4. Regime 3: Low mean and Low covariance.

So far, we have seen how we can split the market into various regimes. But the question of implementing a successful strategy is still unanswered. If you want to learn how to code a machine learning trading strategy then your choice is simple:

To rephrase Morpheus,

This is your last chance. After this, there is no turning back. You take the blue pill—the story ends, you wake up in your bed and believe that you can trade manually. You take the red pill—you stay in the Algoland, and I show you how deep the rabbit hole goes.

Remember: all I’m offering is the truth. Nothing more.

Next Step

If you want to learn various aspects of Algorithmic trading then check out the Executive Programme in Algorithmic Trading (EPAT™). The course covers training modules like Statistics & Econometrics, Financial Computing & Technology, and Algorithmic & Quantitative Trading. EPAT™ equips you with the required skill sets to be a successful trader. Enroll now!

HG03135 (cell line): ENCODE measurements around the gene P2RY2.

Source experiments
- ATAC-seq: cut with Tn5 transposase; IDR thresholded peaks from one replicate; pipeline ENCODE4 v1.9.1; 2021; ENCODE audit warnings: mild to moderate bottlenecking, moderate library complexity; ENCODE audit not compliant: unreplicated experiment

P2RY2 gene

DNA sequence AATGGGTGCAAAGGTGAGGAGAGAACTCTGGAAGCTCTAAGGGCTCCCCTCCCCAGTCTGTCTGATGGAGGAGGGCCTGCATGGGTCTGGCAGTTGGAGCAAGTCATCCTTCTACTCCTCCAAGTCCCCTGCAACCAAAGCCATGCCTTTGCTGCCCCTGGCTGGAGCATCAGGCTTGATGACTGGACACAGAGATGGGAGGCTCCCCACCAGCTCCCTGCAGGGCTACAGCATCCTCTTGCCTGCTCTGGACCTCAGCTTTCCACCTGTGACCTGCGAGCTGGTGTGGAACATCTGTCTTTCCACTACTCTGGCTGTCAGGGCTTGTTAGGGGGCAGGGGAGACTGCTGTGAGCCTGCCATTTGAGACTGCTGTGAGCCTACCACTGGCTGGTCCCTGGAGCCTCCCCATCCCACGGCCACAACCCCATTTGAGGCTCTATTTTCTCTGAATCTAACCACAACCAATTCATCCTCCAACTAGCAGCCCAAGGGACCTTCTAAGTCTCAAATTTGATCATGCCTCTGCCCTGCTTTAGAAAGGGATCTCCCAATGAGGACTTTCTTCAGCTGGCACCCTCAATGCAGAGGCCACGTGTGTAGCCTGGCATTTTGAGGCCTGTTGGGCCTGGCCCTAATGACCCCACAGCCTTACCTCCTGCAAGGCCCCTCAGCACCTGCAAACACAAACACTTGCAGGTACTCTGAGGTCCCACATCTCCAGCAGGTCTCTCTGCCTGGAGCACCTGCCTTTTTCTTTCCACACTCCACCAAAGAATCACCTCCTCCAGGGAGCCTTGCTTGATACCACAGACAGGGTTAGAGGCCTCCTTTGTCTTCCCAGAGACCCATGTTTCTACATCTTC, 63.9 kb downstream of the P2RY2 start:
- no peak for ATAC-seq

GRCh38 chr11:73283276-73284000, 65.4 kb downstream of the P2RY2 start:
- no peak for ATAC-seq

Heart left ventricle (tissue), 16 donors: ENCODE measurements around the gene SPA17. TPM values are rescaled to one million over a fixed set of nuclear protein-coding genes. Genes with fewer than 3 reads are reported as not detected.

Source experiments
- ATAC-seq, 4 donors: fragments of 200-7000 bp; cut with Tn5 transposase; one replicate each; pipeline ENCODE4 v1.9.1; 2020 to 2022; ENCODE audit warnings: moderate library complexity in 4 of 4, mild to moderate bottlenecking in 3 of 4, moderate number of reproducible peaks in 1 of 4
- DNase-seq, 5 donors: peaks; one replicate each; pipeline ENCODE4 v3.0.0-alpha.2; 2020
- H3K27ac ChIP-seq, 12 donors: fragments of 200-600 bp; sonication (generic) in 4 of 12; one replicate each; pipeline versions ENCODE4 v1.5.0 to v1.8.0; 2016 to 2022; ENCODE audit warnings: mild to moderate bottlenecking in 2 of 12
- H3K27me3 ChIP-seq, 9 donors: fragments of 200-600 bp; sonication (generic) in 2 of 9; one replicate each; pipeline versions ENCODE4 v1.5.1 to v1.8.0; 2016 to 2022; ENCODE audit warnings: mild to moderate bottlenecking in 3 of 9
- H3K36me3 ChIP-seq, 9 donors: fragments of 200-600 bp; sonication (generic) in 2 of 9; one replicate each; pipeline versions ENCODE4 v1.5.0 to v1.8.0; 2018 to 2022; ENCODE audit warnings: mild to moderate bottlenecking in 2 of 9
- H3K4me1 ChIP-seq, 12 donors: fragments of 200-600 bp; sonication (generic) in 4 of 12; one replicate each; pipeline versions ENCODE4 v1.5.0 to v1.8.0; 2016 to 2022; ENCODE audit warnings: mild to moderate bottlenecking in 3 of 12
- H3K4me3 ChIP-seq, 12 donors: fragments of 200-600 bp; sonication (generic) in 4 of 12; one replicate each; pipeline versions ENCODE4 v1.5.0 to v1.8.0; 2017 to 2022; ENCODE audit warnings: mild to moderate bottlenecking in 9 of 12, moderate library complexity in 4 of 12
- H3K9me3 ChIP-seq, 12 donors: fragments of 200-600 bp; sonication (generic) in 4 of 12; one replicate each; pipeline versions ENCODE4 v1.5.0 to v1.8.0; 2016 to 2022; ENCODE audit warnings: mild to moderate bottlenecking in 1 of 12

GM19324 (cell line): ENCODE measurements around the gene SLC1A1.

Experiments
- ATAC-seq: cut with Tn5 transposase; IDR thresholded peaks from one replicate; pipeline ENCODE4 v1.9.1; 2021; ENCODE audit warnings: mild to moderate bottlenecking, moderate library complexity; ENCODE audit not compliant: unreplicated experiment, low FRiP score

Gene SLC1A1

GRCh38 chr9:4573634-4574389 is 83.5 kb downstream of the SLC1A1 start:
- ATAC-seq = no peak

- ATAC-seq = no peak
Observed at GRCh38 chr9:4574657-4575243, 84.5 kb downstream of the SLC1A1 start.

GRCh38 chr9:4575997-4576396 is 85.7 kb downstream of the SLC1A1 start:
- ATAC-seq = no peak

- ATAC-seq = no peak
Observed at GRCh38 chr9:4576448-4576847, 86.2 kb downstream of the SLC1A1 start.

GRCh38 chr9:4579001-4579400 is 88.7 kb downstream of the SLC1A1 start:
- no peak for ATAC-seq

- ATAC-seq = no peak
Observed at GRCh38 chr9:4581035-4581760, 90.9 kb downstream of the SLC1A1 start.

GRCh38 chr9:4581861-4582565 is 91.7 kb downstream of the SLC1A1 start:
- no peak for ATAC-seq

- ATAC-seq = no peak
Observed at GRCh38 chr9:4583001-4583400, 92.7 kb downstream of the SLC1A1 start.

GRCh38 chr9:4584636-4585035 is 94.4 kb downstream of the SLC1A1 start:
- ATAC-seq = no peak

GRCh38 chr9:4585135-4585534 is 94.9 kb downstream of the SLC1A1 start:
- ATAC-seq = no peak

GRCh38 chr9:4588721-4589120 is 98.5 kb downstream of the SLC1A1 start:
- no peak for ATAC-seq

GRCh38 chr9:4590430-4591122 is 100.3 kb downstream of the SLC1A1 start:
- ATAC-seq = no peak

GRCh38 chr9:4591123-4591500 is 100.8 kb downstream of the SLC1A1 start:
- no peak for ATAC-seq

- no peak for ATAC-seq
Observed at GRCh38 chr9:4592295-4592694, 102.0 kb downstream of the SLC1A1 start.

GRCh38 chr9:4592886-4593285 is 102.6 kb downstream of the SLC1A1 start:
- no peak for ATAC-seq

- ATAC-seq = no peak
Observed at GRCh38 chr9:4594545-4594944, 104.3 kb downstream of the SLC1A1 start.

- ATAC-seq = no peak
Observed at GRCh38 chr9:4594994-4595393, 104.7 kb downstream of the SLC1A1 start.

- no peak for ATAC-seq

One thought on “Trading Using Machine Learning In Python Part-2

  1. June 20, 2017

    SC Reply

    Quote “This graph looks pretty good to me. Without actually looking at the factors based on which the classification was done, we can conclude a few things just by looking at the chart.

    The red zone is the low volatility or the sideways zone
    The purple zone is high volatility zone or panic zone.
    The green zone is a breakout zone.
    The blue zone: Not entirely sure but let us find out.”

    Or simply
    Purple is below -.27
    Red is -.27 to -08
    Blue is -.08 to +.18 and
    Green is above +.18
    with no regard to regime or co-variance/volatility at all!